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Make mine mango

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Choosing the right variety and practising regular pruning will ensure marvellous home-grown mangoes, writes Phil Dudman.

Mangoes are the king of fruits and they grow on giant-sized trees, but don’t let that stop you planting one. With regular pruning, you can keep a mango tree compact, healthy and productive. Growing your own ensures chemical- free eating, and you can enjoy many different varieties too, which will extend your harvest season. You can have fruit as early as three years after planting, which is pretty fast in the fruit tree world.
Mangoes grow best in frost-free tropical and subtropical areas, but some varieties will produce reasonable crops in warm, frost-free temperate areas. They like cool, dry conditions from late winter to early summer during flowering and early fruit development, which is the normal weather pattern in tropical areas where mango production is highest. Winter and spring rainfall?in coastal subtropical regions encourages diseases that cause flower and fruit drop. This is why gardeners in these areas will have a good crop one year and nothing the next.

Site selection

Mangoes grow in a wide range of soils, even those low in fertility, as long as they drain freely. Find a warm spot for planting – a northerly aspect is best – with protection from strong winds that can damage branches, flowers and fruit. Gentle breezes are fine, and the airflow helps to minimise disease problems.
So how much room do they need? If you let it go, a mango tree will grow into a 10m giant, but with annual pruning and choosing grafted dwarf varieties, you can keep trees around 2-3m tall and wide. This also makes maintenance and harvesting much easier. If you are planting multiple trees, allow a space of around 4-5m.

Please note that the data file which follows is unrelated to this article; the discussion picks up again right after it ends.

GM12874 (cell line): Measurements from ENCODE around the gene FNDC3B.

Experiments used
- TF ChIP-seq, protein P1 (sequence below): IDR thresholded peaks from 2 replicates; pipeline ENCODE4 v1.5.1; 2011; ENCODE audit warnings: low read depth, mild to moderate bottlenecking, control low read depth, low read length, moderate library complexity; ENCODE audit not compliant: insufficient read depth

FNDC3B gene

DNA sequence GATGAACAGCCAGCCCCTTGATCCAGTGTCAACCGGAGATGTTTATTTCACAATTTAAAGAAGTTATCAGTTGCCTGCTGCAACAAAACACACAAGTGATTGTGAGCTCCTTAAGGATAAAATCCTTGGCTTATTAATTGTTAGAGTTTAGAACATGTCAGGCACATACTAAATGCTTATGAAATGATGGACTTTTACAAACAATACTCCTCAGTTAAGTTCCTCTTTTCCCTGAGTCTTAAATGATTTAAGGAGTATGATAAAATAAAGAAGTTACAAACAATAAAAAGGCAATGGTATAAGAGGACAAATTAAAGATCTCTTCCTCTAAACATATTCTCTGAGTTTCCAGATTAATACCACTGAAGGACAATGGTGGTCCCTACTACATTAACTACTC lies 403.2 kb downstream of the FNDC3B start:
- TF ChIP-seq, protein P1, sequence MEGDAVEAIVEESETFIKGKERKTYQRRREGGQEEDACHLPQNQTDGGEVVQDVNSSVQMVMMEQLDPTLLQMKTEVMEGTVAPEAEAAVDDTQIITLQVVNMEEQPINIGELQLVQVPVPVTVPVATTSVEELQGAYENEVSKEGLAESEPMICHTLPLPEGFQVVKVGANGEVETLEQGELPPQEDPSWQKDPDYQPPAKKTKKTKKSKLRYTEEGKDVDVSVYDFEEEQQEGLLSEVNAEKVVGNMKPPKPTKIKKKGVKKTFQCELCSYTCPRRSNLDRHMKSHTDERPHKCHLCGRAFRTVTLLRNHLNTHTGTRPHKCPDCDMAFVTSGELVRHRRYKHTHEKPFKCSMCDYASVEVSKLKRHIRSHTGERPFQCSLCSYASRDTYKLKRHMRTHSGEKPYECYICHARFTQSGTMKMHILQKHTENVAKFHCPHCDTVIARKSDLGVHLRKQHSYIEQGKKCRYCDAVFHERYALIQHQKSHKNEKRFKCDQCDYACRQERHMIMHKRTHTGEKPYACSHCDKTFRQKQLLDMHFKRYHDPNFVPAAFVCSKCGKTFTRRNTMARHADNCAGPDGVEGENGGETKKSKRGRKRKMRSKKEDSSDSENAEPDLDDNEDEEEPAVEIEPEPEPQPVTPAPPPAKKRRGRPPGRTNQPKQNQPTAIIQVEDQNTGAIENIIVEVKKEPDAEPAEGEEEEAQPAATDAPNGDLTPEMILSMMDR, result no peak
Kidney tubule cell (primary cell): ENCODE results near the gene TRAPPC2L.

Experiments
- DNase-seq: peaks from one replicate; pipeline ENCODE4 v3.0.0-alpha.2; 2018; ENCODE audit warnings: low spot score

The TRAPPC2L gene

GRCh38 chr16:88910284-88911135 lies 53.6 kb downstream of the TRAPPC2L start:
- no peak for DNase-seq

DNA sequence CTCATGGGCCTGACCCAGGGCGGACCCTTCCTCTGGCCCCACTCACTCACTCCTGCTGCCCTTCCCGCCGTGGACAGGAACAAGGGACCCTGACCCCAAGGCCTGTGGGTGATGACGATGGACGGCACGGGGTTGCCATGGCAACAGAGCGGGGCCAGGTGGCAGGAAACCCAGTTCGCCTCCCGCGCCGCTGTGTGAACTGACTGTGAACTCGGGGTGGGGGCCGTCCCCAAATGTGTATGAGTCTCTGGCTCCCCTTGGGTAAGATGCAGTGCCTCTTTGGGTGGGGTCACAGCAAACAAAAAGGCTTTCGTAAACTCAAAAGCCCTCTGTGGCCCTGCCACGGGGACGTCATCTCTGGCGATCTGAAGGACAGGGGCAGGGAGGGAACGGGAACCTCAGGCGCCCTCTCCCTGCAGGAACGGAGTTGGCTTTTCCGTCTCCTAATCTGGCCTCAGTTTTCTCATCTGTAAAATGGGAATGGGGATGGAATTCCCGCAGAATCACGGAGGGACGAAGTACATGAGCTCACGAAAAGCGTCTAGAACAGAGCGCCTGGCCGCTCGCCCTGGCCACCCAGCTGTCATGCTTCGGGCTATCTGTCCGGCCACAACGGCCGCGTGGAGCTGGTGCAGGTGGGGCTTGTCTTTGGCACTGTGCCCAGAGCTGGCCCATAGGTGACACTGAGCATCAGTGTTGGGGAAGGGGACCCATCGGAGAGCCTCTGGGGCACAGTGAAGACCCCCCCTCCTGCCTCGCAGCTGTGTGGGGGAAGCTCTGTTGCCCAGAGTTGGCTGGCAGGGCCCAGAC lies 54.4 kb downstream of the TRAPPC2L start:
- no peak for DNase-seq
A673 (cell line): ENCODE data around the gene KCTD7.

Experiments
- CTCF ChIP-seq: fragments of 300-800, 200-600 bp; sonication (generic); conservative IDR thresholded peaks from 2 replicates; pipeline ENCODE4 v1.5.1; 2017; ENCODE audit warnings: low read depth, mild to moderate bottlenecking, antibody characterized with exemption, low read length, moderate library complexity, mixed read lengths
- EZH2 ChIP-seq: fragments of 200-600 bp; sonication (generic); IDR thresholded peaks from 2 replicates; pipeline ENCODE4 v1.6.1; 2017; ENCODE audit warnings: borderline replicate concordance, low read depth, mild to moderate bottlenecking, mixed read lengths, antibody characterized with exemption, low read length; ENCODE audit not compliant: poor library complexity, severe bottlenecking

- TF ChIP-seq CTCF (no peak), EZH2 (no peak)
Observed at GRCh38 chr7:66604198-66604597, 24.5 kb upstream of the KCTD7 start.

You can plant mango trees year-round, but the best time for most areas is
autumn when conditions are warm and mild. Remove the grass and dig over an area of around 1m2, incorporating a barrow load of well-aged compost. Mound the soil to improve drainage and plant your tree to the same depth as it was in the container.
Water the tree thoroughly after planting and cover the bare soil with straw mulch to retain moisture and reduce weed competition. Water trees twice a week for the first month and then gradually increase the depth and time between waterings to encourage deep roots.
Give the tree a light application of organic fertiliser after the first month, then repeat applications once every two months from spring to autumn for the first three years to aid establishment. A grafted tree will start producing fruit three years after planting.

Feeding and pruning

Most mango trees survive on natural rainfall once established, however it pays to give them a regular deep soaking during extended dry periods, particularly when fruit is setting. They don’t need much feeding, just a light application of organic fertiliser immediately after harvest. As the tree grows, increase the diameter of the grass-free mulched area to at least 2m.
Pruning and training should start early. In spring or summer, cut the top off young trees, 1m above the ground to stimulate multiple branching. Retain four to five main limbs and encourage them to form a low spreading vase-shaped framework.
For the following three years, continue to prune the tips of the main branches each summer to promote multiple shoots. Remove any vigorous upward growth to keep the canopy low and compact.
Once established, continue to prune every summer, immediately after harvest. Remove vigorous upward growth and thin out excessive internal growth to maintain good airflow throughout the canopy. Old flowering stems and other dead and diseased material should be removed. Shorten longer branches where necessary to maintain a compact shape.
Mangoes flower and fruit on the outer canopy, so trim the remaining end growths lightly to encourage lots of shoots and potential flowering sites.